So you are ready to try underwater photography, that’s great. Having the ability to show your friends and family what you have seen in the underwater world is awesome. But first things first, you’ll want to invest in an underwater camera.
Using an underwater camera can be distracting, so it’s a good idea to make sure that you are comfortable with your diving skills and buoyancy. When you are concentrating on taking pictures underwater, it can be easy for a new diver to crash into the reef, or worse, start to float to the surface without knowing it.
The Ultimate Guide to Underwater Photography
Once you get your hands on one of the best scuba diving underwater cameras, you want to use it as soon as possible. Get started using the right techniques with this beginner’s guide to taking photos in the ocean.
Then, when you are comfortable with your new gear, you can try these awesome underwater photography tips for even better shots. Or, venture into using your GoPro for underwater video.
Required Gear for Underwater Photography
Obviously, you need a camera but which kind is most suitable for you depends on your familiarity with cameras and what kind of shots you want to take. The three general options are a small underwater action camera or recorder like a GoPro, a compact camera for point-and-shoot or an advanced DSLR with the appropriate waterproof casing.
The most important piece of underwater photography gear is housing. There are cameras that are already waterproof to a certain extent, usually around 33 feet, but proper divers need an additional casing to protect at much deeper depths.
The second piece of vital equipment is a strobe or flash. You get less sunlight the deeper you go which also impacts the contrast and color capture in your photos so you need an artificial light source to compensate for that.
Yes, certain cameras have a built-in flash but for more detailed and professional shots you will notice that the more light sources you have, the more control you have over what is captured.
Underwater Photography Lighting Tips
This is the aspect that you need the most knowledge on and also the aspect that you need to experiment with. Getting the right lighting when you are hundreds of feet down in the depths of the ocean requires skill and expertise.
Here are some basics that you need to know about underwater lighting.
1. Distance Fades Color
Both depth and horizontal distance from your subject. Compensate for this with your flash and/or filter.
2. Use Ambient Light
Using ambient lighting means using natural sunlight. This style is more suitable for capturing large scenes.
3. Invest in a Good Strobe Light
A strobe is one of the ways to prevent backscatter and blurry photos. This is because an internal flash or ambient light leads to slower shutter speed.
4. Try Different Strobe Angles
Different strobe angles create a focus on different aspects of the subject. This is one of the ways you can set a mood or focus on a specific detail.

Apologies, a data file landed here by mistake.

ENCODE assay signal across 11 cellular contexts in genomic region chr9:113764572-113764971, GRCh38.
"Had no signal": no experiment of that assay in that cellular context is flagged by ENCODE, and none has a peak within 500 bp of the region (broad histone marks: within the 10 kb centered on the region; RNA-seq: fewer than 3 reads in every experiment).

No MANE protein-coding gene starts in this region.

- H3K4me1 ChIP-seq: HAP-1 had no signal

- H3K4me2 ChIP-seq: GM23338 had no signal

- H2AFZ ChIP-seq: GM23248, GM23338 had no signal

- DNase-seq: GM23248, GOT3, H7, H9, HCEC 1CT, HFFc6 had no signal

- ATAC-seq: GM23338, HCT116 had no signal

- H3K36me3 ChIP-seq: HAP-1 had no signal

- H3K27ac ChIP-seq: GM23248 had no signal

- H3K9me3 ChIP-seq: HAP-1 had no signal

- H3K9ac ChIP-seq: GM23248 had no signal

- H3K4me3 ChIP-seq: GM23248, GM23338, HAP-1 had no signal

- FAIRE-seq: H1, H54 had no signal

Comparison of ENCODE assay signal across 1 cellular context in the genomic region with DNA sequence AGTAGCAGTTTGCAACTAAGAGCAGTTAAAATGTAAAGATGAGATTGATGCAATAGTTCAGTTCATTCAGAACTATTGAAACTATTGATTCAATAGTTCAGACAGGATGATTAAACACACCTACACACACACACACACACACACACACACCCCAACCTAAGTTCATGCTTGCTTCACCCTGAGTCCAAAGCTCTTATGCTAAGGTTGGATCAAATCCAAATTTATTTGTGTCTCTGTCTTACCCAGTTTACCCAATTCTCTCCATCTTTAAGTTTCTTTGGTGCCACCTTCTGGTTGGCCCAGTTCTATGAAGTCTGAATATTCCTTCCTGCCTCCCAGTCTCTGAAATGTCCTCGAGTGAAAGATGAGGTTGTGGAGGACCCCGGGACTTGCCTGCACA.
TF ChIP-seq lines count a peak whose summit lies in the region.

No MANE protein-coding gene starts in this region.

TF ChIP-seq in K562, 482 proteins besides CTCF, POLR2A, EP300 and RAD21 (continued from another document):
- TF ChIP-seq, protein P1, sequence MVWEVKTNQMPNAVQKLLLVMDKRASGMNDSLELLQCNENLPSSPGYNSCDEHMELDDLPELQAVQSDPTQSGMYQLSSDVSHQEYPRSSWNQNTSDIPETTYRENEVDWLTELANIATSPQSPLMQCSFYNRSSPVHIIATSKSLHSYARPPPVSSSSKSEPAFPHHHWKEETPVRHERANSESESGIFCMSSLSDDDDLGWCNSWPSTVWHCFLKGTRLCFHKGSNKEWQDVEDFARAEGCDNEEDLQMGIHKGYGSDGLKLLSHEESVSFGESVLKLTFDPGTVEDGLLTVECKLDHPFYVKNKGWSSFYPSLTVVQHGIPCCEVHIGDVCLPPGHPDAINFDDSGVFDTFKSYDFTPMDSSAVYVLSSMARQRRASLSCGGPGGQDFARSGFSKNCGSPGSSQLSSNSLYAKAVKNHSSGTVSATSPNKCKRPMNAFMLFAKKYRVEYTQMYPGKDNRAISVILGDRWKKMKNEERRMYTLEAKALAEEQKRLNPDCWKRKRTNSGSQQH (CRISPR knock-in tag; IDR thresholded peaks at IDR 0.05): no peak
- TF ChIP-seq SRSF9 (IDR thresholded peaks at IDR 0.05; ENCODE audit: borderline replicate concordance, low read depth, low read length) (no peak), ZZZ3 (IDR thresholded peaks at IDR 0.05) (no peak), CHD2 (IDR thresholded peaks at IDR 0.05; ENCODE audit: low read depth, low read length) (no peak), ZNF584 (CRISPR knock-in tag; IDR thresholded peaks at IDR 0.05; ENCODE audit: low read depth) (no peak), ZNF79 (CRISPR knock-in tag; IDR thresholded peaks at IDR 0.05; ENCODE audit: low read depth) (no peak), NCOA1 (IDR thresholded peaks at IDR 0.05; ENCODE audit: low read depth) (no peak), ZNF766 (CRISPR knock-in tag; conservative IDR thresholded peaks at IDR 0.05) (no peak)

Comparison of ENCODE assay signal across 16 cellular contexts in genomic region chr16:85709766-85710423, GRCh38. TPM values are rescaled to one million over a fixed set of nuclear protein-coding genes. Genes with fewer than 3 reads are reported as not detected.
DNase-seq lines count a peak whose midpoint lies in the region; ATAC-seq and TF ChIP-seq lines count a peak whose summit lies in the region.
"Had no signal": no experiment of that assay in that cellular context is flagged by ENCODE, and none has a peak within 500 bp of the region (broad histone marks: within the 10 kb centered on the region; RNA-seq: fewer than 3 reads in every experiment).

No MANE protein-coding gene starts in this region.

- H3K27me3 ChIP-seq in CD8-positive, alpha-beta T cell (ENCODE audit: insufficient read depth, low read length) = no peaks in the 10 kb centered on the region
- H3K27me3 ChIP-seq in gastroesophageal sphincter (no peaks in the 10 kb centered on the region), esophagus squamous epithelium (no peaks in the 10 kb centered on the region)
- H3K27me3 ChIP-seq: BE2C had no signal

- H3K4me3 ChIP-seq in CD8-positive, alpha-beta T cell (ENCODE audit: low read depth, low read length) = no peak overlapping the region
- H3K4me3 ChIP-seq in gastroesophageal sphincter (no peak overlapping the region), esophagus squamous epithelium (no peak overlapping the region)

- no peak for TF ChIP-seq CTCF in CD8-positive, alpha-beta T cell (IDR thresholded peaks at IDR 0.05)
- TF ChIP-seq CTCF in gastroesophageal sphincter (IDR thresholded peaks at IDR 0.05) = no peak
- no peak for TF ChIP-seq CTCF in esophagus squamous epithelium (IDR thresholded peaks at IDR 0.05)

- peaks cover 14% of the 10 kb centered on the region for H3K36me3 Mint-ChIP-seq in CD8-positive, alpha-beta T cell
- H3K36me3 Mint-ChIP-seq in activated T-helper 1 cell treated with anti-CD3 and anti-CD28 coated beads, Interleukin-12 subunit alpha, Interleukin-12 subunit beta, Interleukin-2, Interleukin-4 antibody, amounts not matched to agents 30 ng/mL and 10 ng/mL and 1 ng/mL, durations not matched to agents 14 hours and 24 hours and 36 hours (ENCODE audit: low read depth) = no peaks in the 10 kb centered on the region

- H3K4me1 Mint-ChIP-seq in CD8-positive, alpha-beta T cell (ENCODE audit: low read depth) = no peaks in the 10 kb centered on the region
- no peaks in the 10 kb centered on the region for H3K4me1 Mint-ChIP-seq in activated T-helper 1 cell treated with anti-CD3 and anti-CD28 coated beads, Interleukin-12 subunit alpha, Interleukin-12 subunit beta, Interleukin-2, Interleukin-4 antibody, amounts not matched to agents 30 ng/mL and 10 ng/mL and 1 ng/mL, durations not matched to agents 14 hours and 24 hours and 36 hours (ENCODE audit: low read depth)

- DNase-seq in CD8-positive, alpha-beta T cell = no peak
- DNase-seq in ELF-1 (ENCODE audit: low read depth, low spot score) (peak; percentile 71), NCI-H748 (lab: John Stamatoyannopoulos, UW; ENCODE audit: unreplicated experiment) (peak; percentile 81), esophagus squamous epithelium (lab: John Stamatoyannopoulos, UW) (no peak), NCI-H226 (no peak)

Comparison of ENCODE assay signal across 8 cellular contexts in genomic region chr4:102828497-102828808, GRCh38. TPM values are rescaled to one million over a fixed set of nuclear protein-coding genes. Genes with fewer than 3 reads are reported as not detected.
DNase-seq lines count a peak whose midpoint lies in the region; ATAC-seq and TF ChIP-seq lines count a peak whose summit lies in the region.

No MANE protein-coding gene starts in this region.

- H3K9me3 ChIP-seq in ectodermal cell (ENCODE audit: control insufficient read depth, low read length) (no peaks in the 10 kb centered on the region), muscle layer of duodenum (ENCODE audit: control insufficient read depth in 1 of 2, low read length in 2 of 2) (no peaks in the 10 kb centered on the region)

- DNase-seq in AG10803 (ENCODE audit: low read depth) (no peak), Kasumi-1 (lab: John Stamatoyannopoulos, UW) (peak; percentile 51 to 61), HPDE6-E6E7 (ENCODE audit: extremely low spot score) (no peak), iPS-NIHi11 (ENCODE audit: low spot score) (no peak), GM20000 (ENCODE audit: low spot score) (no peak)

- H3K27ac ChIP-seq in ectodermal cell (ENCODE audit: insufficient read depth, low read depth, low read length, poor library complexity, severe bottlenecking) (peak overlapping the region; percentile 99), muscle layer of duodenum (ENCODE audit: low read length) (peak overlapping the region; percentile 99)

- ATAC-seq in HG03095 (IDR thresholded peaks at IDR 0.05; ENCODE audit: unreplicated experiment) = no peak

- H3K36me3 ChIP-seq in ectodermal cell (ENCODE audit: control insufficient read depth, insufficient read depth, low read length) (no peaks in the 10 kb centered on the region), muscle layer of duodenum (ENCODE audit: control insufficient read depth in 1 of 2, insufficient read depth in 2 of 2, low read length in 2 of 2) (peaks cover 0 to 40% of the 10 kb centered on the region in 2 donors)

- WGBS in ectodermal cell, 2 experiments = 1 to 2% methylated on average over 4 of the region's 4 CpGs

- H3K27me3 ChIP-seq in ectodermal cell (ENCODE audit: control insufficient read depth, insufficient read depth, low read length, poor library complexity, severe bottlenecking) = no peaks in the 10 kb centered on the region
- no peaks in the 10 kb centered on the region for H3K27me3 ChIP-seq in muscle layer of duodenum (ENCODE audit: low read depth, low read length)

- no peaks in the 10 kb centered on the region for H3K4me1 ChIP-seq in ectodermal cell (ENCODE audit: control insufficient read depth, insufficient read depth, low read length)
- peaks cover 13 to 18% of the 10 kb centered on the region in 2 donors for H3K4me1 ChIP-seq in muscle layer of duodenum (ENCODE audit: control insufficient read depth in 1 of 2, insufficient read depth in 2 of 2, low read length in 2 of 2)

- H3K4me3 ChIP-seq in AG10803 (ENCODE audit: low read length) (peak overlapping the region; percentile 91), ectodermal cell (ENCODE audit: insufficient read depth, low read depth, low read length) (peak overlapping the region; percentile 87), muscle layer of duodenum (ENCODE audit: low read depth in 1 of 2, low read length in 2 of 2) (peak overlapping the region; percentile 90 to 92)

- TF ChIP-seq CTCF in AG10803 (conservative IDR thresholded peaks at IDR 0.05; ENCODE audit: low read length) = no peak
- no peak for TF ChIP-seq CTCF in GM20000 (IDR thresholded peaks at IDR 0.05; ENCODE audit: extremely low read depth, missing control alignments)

5. Adjust White Balance to Your Light Source
Using one or two external flashes can cause a hotspot; a specific area that is over-illuminated. This is caused by reflective surfaces, silverfish or white rocks for example, but you can compensate for this by using a diffuser or re-positioning your lighting source. Don’t forget to adjust the white balance to your light source because this directly impacts the coloring in your photo.
6. Get the Right Distance
Distance is very important in underwater photography because it affects colors and focus. In general, the closer you get to the subject the clearer the photo and the more contrast you get. For close-ups, set your camera to macro mode and be very careful with you position your lighting. Macro mode is best for shots between 2 inches and 2 feet away from the subject.
However, with marine wildlife, getting nearby is not always possible. For larger scenes and greater distances, try shooting in wide-angle or even fisheye mode when only using ambient light. The ideal distance is less than 3 feet from the subject so you have more control over lighting. However, water also acts as a magnifying glass so your subject seems bigger and closer than they actually are.
Capturing Colors Underwater
Sometimes, the colors that you see do not translate to the actual picture. You need to understand which colors fade at which depth and which filters can compensate for that.
When in macro mode, try shooting subjects that are only 6 inches away to capture reds and orange colors. Also, don’t use a flash if there is enough ambient light because the flash will actually fade out the natural colors.
When in wide-angle mode, try getting within 1 foot or use the appropriate white balance if this is not possible. This style works better in shallow waters because you need as much ambient light as possible but you can also use filters to compensate for the color loss.
Finally, pay attention to the lighting angle. The wrong positioning can over illuminate which again, fades out the color.
Basic Camera Settings
Here is a quick overview of commonly used settings for different types of cameras.
- F8 aperture, 1/1000th shutter speed
- Macro mode
- Auto white balance
- ISO 100 or less
- Forced flash
- Small aperture for small subjects, large aperture for large subjects
- Macro for close-ups, wide-angle for larger distances
- Auto white balance
- ISO 200 or less
- Adjust shutter speed to color requirements